Once the perennials start pushing through the ground in spring, I sometimes can’t recall what is growing where. I spent nearly 30 years living in Florida where plants don’t have to hibernate over winter. Now that I live in New Hampshire, I’ve had to adjust to not seeing my yard and gardens for months at a time.
Even though I leave the tags near the plant when they are planted, the tags don’t always last. Some of the larger perennials, like the hydrangeas and peonies are easy to identify.
Spring Plant Identification, New England
I’ve taken some recent photos of the perennials growing this Spring as a reminder.. It’s a plant identification guide for myself. Maybe they will help you name some in your yard as well.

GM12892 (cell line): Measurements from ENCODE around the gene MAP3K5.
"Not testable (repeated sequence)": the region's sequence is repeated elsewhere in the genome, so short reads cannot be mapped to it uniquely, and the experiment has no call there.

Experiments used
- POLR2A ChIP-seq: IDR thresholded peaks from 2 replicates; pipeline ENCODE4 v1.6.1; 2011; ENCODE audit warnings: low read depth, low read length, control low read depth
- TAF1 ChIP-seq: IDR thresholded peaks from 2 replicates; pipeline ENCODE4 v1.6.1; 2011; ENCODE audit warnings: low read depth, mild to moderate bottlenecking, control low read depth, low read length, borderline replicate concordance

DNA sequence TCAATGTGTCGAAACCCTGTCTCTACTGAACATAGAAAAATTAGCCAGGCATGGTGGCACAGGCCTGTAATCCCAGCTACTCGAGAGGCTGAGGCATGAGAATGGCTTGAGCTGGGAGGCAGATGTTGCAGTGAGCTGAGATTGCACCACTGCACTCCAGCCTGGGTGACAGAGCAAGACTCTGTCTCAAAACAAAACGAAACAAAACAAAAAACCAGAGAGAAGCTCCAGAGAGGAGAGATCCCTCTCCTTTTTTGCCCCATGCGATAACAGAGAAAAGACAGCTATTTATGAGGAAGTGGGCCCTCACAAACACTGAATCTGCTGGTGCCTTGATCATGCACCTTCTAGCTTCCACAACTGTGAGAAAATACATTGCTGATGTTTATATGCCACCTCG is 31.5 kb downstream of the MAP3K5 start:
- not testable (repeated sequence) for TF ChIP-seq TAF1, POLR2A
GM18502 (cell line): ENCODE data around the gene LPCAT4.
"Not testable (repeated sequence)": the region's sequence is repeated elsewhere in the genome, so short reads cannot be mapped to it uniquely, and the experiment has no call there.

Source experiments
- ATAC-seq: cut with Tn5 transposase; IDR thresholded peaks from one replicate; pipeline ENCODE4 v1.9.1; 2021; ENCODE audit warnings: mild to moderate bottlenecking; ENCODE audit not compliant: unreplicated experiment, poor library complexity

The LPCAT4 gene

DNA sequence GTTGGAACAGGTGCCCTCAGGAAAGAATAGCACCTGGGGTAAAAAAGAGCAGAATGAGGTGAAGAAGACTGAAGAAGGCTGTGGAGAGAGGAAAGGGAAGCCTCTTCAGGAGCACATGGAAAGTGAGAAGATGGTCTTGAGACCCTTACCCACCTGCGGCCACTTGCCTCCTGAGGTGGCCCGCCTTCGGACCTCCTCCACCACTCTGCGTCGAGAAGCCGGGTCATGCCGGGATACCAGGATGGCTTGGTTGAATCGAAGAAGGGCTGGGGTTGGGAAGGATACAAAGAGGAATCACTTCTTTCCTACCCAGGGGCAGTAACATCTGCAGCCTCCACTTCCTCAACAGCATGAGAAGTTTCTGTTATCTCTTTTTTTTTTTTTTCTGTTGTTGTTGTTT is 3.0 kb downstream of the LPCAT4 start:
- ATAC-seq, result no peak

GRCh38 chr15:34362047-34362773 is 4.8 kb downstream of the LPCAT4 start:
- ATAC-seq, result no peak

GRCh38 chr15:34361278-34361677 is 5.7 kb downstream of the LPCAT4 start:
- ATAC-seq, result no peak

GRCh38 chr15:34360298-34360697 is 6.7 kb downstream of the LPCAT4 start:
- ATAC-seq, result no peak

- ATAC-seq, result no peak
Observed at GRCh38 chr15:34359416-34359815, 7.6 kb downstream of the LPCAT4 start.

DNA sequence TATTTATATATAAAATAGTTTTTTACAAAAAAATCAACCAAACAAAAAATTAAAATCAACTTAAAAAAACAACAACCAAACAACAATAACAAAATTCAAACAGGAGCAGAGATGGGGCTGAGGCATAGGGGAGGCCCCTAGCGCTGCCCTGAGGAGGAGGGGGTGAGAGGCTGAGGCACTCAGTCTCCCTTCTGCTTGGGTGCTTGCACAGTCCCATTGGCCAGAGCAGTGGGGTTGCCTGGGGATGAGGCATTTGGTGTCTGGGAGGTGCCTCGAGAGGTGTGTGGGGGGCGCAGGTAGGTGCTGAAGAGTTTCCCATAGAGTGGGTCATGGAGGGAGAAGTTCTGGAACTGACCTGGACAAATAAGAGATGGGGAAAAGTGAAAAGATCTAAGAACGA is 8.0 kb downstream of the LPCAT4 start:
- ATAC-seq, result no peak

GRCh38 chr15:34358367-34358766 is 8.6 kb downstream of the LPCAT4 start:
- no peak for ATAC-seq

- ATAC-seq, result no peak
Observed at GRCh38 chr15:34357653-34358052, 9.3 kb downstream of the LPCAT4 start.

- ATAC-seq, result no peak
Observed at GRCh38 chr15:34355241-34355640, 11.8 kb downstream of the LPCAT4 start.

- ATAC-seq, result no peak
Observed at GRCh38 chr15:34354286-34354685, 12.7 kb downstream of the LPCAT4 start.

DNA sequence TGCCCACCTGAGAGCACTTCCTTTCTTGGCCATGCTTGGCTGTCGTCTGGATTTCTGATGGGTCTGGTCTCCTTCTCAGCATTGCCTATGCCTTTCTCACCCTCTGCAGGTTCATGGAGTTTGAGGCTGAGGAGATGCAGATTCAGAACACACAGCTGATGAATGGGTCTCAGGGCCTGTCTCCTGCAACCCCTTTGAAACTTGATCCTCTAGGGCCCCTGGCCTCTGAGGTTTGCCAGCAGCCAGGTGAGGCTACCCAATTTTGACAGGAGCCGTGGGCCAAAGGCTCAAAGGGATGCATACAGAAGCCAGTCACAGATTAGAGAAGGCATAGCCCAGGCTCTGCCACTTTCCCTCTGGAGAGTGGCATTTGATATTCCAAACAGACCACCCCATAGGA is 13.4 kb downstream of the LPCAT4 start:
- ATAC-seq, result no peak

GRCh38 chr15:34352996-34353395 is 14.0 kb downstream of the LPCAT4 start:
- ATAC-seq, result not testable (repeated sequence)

I took these photos May 3, 2015. I lived in southern New Hampshire. The top photo, in each ID section, is mine and is as the plant will look early in Spring. The bottom photo (if I have one) is from the Pixabay site and shows a mature, flowering plant.
The bleeding heart has little pink or white flowers that hang in rows along the stems. The Bleeding Heart likes a bit of shade.
The Columbine is one of my favorite flowering perennials. It comes in such a wide variety of colors, like pink, red, purple, and yellow, usually in a combination of colors with a light center. The flowers can be ruffled in some varieties.
The Coneflower is an awesome perennial and the tough thistle type seeds draw in the finches in Fall.
Coral bells are perennials that have stalks of tiny, coral pink colored flowers.
I have two types of Coral Bells and one has darker leaves. I can’t remember what the flowers look like.
The Coreopsis is a mounded type plant (or at least mine is) that grows little yellow flowers.
Monk’s Hood will have tall stems with blue-purple flowers. I couldn’t find a flowering photo to share.
Phlox comes as a creeping variety or this tall variety. Flowers are usually shades of pink, purple, or white.